The second important idea in Anglo-Saxon law was that a man's family and relations would support and stand by him in any need. If something had been stolen from him, he would get his family together to punish the thief. To kill a kinsman was the most dreadful crime a person could commit.
If a man was killed, a certain sum of money had to be paid to his relations by whoever was responsible to make up for their loss. The amount of this money, or wergild, was decided according to what class of society the man belonged to; whether he was a prince, or a landholder, or a servant with no possessions at all.
In wars the real fighting was probably left to the king and his noblemen and men who owned land; while the poorer people no doubt built stockades and bridges, carried stores and performed other necessary tasks. Anglo-Saxon armies had foot-soldiers whose main weapons were swords and spears, while for defence they carried shields and wore helmets and coats of mail. Helmets and shields and the hilts of swords were often beautifully decorated with carved patterns.
Religion and Learning of the Anglo-Saxons
When the Anglo-Saxons first came to Britain, they brought with them their pagan, or heathen, religion. Some of their gods are still remembered in the names of the days of the week : Tuesday comes from Tiw, or Tyr, the god of war; Wednesday from Woden, the king of the gods. Thursday from Thor, the thunder god; and Friday from the goddess Frigg.
In the year A.D. 597, however, the Pope sent missionaries from Rome, led by St. Augustine, to bring the Christian religion to England. St. Augustine and his 40 companions landed in Kent, where the king let them rebuild the little church at Canterbury which had belonged to the Britons. A little later, other missionaries came from the island of lona, off the west coast of Scotland. Gradually these missionaries spread the Christian faith through England. Churches were built and monasteries were set up.
The monks were the learned men of the time, for very few of the ordinary people then could either read or write. At first the only schools there were belonged to the monasteries and were for boys who were going to become monks. Many monasteries also had nuns who played an important part in teaching. King Alfred, however, wanted all free-born boys in England to go to school at least until they could read English writing. He started a school at his own court, but it was not until hundreds of years later that his dream of schools for all English children came true.
One of the most famous of the learned monks was the Venerable Bede, who wrote several books including a history of the English people.
Some of the books other monks wrote were histories too, but some were sermons, some were the life-stories of saints, some were poems. They were written in Latin more often than in English, but the Anglo-Saxons also had poetry in their own language. The best known poem tells of the deeds of Beowulf, about whom there is a separate article. Another old English poem describes the courage of the Anglo-Saxons at the Battle of Maldon. Poets and minstrels used to sing or recite the stories of brave warriors and noble deeds to kings and noblemen as they sat feasting.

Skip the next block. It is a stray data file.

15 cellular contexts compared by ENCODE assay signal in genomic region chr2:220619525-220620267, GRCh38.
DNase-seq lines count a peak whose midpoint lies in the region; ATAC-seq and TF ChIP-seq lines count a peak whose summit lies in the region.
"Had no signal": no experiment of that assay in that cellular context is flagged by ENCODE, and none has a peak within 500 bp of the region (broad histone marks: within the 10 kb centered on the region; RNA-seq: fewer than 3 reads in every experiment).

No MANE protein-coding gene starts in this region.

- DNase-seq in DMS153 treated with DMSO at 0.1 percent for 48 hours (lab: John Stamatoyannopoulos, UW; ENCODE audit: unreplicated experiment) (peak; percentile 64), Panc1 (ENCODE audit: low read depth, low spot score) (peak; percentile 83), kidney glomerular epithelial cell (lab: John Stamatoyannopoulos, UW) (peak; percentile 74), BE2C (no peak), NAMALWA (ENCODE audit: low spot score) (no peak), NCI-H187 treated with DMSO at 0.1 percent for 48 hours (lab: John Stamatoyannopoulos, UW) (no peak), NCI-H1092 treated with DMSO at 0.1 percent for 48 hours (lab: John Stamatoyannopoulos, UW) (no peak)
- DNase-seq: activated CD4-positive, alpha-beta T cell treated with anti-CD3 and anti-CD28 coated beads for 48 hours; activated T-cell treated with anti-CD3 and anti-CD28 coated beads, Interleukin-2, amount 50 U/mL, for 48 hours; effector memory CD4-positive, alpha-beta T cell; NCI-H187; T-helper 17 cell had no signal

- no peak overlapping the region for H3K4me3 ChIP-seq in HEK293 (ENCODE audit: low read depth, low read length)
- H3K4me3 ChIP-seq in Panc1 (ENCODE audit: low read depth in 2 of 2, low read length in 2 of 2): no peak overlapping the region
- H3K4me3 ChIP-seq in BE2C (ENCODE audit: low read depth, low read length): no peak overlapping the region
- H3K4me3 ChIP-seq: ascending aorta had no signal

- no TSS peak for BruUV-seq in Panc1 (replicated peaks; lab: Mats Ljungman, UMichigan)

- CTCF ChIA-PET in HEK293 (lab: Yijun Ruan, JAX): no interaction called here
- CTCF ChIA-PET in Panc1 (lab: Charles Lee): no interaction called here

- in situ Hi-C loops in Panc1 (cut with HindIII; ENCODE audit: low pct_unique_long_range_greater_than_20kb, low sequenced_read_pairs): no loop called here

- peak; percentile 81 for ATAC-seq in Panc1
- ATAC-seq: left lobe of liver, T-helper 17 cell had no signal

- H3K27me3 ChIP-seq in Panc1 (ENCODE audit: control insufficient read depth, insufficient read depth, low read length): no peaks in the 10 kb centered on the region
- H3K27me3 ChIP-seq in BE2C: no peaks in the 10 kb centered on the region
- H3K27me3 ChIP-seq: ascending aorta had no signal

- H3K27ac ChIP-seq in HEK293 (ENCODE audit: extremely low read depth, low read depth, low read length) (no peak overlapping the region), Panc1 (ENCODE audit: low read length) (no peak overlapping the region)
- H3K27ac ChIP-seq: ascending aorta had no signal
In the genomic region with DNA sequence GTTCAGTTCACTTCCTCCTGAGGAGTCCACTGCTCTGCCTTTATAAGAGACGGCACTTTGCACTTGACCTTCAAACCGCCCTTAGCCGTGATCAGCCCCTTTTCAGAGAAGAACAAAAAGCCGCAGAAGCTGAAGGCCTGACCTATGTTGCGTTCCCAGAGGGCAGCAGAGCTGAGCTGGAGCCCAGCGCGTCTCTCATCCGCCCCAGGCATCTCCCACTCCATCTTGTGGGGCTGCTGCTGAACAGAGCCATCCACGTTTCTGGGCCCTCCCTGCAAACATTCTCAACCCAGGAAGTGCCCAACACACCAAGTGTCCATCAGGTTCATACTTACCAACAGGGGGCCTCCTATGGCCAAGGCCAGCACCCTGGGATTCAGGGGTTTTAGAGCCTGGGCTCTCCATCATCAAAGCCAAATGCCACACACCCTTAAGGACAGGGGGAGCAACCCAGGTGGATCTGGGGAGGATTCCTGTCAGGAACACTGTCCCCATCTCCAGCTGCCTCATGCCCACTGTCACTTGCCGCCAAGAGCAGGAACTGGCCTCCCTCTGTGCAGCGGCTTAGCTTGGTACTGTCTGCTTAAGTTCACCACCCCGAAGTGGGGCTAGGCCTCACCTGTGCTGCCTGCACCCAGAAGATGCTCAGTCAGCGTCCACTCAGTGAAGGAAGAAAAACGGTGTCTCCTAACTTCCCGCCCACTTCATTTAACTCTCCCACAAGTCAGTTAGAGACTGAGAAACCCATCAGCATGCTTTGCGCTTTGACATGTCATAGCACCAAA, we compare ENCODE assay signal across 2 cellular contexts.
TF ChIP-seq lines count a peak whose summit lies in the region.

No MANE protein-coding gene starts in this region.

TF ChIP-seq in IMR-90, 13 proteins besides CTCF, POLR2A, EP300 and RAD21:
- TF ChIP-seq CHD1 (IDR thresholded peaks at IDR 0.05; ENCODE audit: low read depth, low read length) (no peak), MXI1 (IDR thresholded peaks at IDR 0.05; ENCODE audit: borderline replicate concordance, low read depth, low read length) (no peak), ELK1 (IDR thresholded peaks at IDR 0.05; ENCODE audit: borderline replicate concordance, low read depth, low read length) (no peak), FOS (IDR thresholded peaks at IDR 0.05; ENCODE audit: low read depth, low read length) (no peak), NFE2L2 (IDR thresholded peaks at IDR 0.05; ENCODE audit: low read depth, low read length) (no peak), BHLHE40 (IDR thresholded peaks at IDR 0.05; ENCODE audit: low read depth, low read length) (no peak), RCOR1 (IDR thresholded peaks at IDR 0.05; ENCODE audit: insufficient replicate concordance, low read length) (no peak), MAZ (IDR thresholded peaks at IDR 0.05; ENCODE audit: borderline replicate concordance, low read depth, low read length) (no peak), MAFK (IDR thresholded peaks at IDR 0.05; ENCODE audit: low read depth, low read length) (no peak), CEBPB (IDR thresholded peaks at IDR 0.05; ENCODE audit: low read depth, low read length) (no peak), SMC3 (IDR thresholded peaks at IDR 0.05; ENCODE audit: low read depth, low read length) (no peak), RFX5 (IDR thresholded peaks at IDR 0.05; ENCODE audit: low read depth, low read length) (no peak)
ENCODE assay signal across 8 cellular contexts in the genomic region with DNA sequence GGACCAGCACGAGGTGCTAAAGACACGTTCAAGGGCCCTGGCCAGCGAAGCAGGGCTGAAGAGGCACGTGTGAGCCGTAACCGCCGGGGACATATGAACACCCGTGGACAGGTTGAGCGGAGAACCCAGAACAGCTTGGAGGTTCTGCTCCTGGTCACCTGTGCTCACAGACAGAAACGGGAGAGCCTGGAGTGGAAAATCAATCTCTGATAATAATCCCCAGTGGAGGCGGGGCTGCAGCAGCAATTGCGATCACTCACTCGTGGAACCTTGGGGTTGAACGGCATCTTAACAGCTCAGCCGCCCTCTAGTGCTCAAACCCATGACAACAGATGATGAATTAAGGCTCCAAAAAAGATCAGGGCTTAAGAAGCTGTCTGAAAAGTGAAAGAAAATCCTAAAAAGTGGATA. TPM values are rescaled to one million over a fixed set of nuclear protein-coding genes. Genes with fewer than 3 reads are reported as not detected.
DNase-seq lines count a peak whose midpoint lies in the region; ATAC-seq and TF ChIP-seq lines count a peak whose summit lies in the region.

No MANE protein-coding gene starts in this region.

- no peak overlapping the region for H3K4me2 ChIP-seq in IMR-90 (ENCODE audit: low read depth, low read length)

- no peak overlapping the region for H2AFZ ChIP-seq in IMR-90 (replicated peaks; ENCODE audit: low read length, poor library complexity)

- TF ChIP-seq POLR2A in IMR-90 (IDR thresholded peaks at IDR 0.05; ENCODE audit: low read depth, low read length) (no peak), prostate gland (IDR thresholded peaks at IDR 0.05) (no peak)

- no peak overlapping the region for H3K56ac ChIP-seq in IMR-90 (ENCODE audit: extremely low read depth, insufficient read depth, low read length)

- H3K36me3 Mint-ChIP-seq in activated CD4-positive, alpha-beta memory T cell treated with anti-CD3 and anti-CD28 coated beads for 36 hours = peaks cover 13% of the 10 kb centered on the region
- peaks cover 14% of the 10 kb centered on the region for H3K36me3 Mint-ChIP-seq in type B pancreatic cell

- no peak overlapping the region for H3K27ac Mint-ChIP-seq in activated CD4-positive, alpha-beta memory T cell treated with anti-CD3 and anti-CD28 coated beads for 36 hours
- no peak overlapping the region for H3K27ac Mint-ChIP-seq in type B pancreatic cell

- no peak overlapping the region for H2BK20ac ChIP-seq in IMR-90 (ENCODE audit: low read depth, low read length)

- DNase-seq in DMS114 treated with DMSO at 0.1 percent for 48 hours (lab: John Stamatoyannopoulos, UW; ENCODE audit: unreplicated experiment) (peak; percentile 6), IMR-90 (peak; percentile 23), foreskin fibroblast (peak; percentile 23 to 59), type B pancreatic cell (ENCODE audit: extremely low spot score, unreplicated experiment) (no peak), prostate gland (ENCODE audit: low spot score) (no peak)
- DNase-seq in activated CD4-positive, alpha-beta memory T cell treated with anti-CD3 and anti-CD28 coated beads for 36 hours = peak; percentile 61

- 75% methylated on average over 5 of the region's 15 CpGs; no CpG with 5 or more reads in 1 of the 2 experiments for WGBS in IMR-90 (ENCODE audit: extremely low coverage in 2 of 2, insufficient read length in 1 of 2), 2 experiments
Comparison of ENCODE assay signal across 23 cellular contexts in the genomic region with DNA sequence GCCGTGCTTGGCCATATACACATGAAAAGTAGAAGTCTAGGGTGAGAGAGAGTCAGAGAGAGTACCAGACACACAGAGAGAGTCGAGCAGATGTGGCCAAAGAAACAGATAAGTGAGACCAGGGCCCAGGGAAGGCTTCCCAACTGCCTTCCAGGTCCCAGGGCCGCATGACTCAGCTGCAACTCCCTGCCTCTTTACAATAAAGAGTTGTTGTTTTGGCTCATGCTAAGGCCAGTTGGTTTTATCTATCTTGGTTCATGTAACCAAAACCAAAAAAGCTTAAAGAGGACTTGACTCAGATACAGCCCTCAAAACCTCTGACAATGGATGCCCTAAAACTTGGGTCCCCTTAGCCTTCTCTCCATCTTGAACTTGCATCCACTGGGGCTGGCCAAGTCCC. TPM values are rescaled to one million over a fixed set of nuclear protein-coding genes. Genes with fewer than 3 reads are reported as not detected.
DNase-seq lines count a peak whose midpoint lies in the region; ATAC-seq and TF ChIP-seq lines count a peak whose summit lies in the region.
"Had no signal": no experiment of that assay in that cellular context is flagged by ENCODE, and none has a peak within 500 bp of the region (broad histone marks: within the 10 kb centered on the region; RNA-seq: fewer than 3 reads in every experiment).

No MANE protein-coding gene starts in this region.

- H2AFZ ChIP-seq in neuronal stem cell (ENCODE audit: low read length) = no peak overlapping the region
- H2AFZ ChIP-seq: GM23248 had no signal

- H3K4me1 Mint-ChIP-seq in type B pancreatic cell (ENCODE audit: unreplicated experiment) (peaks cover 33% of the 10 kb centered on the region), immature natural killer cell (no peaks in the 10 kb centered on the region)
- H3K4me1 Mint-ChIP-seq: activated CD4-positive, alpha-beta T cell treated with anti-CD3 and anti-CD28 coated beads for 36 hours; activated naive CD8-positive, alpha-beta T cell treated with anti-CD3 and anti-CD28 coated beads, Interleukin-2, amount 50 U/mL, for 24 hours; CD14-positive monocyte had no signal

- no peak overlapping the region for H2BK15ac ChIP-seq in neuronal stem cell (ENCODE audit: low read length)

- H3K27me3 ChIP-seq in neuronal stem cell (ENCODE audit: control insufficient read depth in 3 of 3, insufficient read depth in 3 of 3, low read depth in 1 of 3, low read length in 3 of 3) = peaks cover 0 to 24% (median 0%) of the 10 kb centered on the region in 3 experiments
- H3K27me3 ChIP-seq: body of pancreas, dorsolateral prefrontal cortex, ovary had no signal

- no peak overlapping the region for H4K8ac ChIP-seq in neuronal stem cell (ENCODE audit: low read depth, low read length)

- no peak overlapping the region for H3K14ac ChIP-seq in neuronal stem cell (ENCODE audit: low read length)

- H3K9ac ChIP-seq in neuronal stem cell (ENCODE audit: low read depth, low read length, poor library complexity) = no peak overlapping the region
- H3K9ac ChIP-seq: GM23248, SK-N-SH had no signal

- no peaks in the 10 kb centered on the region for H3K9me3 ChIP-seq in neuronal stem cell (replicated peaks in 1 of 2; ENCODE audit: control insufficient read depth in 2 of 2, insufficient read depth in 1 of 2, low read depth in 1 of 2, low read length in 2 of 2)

Changes in Anglo-Saxon England
The Anglo-Saxons experienced many changes in their way of life between A.D. 400 and 1066. One of the earliest of these was the coming of Christian missionaries. Not everyone was converted at once to Christianity, however, and several powerful kings during this time were pagan.
All was not peaceful between the kingdoms either, and a great deal of fighting went on between them. During the 8th century one of them became very powerful and controlled many of the others in southern England. This was the kingdom of Mercia under King Off a, who called himself "rex Anglorum", or "king of the English", instead of only king of Mercia. He built a great dyke, or ditch, as a boundary between his lands and the lands of the Britons in Wales, and those parts of it that can be seen today are still known as "Offa's Dyke".
The Anglo-Saxons, who were invaders themselves, were later invaded by other peoples, called Vikings, or Northmen, or Danes. The Danes began by raiding the coast and going home with their spoils, but later they came to stay. Everywhere they went they brought misery and hardship to the Anglo-Saxons, and it was not until the greatest of the Anglo-Saxon kings, Alfred the Great, came to the throne of Wessex in 871 that anyone was able to resist them. King Alfred managed to drive the Danes out of his kingdom, and built fortified towns for defence along his borders. He also built and manned a navy to make his defence against the seafaring Northmen even stronger.
For a time after Alfred's reign the Danes were held back, but later during the loth century more and more of them came over and the plight of the Anglo-Saxons became more desperate than ever. Now there was no Alfred to defend the country, and in the end a Danish king came to rule over England. His name was Canute, and he became a wise and strong ruler.
After his death in 1035 there was no king as strong as he had been to follow him. His sons died soon after him, and another Anglo-Saxon king, Edward the Confessor, came to the throne. He had no sons, and when he died in 1065 Harold, the son of a powerful English earl, became king. His reign lasted only for a few months, for in the next year yet another invasion swept over England, and William, Duke of Normandy, was crowned king of England. The period of Anglo-Saxon history was over.